Stadt takes next step with stealthy propulsion system
Warship Technology: March 2021
Stadt in Norway, which specialises in AC drives and integrated electric propulsion systems, has signed a contract with the Royal Norwegian Navy for a development project that will further enhance the company’s ‘STADT Stealth Lean Propulsion System.’
The stealthy propulsion system was developed to be as electromagnetically ‘quiet’ as possible, with no electromagnetic interference (EMI), acoustic switching noises and no harmonic voltage distortion. The concept eliminates the need for transformers in the propulsion system and electrical losses in the drives are minimised.
The innovative Lean Propulsion system also has a very high level of redundancy at all levels of the drive system and requires less space and weighs less than the alternatives, the Norwegian company claims. Other advantages include minimal need for cooling for the drives and systems, there is no need for screened power cables and cable segregation, and the system is based on rugged, proven technology. Stadt also claims that the lean propulsion concept has a lower mean time between failures than other propulsion concepts and an 80% reduction in the number of components required.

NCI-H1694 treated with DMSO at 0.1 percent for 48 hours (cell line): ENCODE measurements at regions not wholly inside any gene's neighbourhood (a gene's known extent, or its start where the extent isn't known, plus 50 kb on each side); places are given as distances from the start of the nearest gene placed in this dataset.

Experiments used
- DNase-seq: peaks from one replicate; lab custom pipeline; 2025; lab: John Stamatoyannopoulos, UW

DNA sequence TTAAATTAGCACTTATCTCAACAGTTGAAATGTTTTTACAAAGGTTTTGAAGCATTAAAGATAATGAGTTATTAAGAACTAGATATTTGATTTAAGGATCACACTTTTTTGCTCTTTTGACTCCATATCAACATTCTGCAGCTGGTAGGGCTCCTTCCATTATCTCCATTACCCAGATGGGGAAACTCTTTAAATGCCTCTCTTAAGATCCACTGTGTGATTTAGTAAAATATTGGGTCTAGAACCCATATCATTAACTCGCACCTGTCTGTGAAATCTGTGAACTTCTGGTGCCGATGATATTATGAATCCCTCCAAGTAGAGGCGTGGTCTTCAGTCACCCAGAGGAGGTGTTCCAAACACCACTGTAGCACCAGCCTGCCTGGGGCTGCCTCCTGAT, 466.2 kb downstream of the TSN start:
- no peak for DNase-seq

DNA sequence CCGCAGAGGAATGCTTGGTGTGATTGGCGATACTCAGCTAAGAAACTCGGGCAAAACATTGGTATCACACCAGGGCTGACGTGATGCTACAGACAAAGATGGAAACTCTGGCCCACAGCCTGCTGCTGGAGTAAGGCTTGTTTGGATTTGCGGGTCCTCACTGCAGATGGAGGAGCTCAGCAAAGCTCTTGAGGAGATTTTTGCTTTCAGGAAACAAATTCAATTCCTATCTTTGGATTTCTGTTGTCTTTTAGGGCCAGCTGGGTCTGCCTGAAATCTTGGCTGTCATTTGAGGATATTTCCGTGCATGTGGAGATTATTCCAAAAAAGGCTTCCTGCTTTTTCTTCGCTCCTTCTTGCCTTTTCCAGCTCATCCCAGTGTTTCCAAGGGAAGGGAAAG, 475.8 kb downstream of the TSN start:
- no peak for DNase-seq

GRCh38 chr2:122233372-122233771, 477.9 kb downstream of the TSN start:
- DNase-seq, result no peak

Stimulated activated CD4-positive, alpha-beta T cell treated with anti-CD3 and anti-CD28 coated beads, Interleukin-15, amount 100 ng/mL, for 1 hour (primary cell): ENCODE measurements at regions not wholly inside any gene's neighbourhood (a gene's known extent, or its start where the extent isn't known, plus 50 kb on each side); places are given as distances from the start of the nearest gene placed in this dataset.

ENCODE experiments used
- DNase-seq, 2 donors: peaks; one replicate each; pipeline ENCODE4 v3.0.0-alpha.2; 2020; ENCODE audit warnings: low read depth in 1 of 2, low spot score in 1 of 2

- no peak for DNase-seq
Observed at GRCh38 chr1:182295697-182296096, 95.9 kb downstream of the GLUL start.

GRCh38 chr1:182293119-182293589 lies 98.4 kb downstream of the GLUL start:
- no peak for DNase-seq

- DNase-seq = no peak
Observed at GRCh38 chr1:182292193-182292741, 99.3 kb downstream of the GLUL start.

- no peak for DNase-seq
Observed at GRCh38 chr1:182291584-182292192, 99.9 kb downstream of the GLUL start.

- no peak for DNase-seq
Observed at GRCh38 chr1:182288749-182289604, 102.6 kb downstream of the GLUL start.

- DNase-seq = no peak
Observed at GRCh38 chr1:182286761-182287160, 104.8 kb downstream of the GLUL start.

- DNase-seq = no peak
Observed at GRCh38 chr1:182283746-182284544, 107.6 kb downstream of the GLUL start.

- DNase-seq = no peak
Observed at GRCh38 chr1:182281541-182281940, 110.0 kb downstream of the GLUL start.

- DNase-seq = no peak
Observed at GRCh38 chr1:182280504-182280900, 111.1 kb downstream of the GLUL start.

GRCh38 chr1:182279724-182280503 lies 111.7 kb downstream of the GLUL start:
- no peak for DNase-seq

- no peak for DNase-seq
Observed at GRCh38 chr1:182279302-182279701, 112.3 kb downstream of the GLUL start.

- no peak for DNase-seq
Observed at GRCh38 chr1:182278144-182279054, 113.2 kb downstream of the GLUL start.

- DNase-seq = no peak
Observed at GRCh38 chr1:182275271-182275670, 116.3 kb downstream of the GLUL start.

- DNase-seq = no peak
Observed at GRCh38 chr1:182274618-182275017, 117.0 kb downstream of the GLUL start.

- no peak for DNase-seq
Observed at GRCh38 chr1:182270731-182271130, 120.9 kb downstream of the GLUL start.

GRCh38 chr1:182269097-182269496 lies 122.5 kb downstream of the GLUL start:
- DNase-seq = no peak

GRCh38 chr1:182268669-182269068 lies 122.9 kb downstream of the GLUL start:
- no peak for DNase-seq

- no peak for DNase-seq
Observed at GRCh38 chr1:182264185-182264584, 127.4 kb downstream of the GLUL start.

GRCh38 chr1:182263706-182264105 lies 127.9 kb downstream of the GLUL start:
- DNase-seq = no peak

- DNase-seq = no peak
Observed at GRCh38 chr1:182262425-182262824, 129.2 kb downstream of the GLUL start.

The Lean Drive concept was patented in 2008 and has since been applied on a number of naval vessels, including a number of naval, coast guard, offshore and commercial vessels.
In a statement, Stadt said increased use of electrically powered weapon systems and in the many benefits of electric propulsion has created significant interest in the Royal Norwegian Navy and other navies in the application of electric propulsion concepts on warships.
Stadt highlighted navies’ desire to reduce their carbon footprint, reduce power consumption and utilise new type of low-emission power sources. It also highlighted navies’ desire to increase operational range and enhance the stealth of surface combatants.
Among the most important drivers of interest in advanced electric propulsion technology is the development of new types of ‘pulse’ weapons for warships that requires a lot of electric power, whether AC or DC format, at different voltage levels.